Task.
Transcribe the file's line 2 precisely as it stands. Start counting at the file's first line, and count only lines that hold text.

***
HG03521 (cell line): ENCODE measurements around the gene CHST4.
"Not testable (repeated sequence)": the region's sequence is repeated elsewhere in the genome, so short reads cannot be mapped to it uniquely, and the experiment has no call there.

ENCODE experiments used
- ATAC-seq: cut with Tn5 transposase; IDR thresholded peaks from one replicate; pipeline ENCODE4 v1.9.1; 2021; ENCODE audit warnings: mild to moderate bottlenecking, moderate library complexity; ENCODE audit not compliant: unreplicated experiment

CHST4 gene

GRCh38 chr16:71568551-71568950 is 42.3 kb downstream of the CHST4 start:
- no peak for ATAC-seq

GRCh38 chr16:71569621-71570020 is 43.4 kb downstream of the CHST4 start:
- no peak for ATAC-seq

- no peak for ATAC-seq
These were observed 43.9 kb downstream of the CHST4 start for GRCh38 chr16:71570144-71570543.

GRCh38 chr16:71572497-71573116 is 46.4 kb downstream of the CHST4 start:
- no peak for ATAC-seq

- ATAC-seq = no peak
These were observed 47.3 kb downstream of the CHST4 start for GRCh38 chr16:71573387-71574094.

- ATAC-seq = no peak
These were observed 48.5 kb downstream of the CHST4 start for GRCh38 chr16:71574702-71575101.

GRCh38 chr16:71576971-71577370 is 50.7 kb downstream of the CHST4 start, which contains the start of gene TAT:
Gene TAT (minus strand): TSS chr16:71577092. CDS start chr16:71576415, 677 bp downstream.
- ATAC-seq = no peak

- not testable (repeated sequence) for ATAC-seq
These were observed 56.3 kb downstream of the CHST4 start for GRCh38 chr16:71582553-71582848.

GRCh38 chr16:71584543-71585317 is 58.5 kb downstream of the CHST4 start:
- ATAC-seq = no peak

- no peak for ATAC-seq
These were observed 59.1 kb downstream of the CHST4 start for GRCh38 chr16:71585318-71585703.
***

"Not testable (repeated sequence)": the region's sequence is repeated elsewhere in the genome, so short reads cannot be mapped to it uniquely, and the experiment has no call there.